Here is an email I received from someone who was unable to post his comment:
I could not find a way to leave comments on the PenTile blog site, so I am emailing you instead.
I went to a Verizon store recently to look for a good replacement for my old Droid, and the widespread adoption of PenTile displays is significantly reducing my options. The contrast, brightness, and saturation of Super AMOLED displays is excellent, and to my eyes they look superior to LCDs from a distance of a few feet or more, but held close enough to read, the PenTile checkerboard pattern is very apparent and distracting, especially at ppis in the mid 200s. It’s less perceptible at 300-330 ppi in the latest applications, but still noticeable enough that I wouldn’t want to own one.
I understand the principle of the PenTile sub-pixel arrangement and sub-pixel rendering (which can also be applied to RGB stripes or other patterns), and find it very interesting. However, there’s just no getting around what PenTile actually looks like to people with sharp eyesight. It makes text, lines, and edges look fuzzy, and solid areas (other than green which is on every pixel) look visibly grainy. For PenTile to look as crisp and smooth to my eyes as an LCD retina display at 326 ppi, it would probably have to be at least 400 ppi, maybe 450. Once PenTile displays are in that range and I can no longer see the ugly artifacts, I will have no complaints with them. Until then people with sharp eyesight like mine will continue to hate them no matter how good the contrast, brightness, and saturation.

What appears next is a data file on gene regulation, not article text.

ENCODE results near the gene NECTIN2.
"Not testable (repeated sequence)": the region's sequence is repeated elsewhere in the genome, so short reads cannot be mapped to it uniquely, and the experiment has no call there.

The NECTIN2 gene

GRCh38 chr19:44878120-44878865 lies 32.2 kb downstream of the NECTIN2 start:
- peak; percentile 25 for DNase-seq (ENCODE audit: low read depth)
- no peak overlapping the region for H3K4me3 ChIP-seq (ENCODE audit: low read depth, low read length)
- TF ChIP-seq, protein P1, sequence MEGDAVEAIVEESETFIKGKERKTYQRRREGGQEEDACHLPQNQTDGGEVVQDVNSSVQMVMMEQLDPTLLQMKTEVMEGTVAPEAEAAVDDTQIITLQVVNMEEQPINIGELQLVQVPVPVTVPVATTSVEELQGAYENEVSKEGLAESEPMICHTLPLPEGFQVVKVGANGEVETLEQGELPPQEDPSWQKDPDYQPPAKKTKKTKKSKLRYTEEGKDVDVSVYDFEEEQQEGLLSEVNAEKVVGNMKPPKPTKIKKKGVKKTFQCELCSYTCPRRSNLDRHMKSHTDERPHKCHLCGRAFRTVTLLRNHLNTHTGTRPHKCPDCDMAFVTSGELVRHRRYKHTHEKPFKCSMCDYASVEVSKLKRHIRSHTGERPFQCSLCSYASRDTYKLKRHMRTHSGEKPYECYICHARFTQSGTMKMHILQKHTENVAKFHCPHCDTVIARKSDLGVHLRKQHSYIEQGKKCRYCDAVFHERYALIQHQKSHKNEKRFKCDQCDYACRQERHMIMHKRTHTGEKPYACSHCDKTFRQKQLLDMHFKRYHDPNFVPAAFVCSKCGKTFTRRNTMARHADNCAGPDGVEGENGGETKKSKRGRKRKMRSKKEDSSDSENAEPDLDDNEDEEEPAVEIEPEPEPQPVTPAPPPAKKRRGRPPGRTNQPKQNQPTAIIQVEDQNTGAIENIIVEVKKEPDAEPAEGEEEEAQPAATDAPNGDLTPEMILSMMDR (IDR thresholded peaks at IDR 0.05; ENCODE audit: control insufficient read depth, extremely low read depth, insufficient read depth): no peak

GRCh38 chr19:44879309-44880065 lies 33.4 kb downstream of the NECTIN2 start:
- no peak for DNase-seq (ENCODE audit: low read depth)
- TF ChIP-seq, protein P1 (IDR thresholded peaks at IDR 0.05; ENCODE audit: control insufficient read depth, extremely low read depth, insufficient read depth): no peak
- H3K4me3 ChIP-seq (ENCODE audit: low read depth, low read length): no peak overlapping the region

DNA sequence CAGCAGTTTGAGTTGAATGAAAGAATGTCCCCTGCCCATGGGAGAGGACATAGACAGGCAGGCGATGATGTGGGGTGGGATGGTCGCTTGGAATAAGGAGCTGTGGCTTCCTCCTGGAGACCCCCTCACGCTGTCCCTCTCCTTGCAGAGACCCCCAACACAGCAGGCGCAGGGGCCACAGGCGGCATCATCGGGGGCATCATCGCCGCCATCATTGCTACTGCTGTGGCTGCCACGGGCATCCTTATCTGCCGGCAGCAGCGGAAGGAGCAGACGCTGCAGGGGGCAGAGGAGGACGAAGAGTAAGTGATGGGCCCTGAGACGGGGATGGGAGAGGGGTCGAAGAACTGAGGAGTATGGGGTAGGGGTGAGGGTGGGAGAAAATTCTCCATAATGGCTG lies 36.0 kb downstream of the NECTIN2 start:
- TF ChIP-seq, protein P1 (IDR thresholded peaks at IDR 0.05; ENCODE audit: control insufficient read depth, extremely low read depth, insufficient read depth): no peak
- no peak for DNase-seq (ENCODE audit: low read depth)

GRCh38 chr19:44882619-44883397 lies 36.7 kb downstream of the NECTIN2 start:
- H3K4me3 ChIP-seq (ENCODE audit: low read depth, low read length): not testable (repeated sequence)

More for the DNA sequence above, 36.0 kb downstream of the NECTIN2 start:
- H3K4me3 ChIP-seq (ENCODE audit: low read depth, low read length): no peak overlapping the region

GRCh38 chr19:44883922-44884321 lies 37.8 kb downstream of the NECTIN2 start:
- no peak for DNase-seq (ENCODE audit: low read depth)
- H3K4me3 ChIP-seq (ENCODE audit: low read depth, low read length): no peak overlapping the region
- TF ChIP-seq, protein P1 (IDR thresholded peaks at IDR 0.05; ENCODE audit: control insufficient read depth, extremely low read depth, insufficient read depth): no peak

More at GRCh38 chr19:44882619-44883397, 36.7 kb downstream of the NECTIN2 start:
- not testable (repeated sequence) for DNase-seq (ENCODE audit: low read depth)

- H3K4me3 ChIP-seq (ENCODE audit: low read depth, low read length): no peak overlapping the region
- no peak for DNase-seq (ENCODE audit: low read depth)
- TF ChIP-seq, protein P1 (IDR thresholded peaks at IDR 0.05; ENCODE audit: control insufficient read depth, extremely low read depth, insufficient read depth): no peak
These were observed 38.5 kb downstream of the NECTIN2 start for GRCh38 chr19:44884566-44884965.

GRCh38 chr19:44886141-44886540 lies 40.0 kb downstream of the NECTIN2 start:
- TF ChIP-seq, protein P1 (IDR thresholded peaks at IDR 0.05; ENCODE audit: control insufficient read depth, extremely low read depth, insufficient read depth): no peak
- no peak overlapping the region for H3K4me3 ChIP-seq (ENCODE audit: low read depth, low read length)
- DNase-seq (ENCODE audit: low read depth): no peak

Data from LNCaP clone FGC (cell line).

For people who just don’t get it, and think PenTile displays look fine, try reading small text and looking at colorful and detailed pictures and icons on one through a powerful magnifying glass for a while. That’s what it looks like to some people all the time! Then do the same with an LCD, and even if you can see the sub-pixel pattern it doesn’t look nearly as annoying. In fact, I would take a full RGB display over a PenTile display with the same number of sub-pixels any day, even though the ppi would be almost 20% lower and the brightness would be somewhat lower. I can’t wait until Super AMOLED Plus (full RGB AMOLED) or 400+ ppi PenTile displays become mainstream.
And my reply to Dave:
Thanks for your note. I am sorry to hear that you had difficulty leaving a comment on the blog site. I will look into why that might be.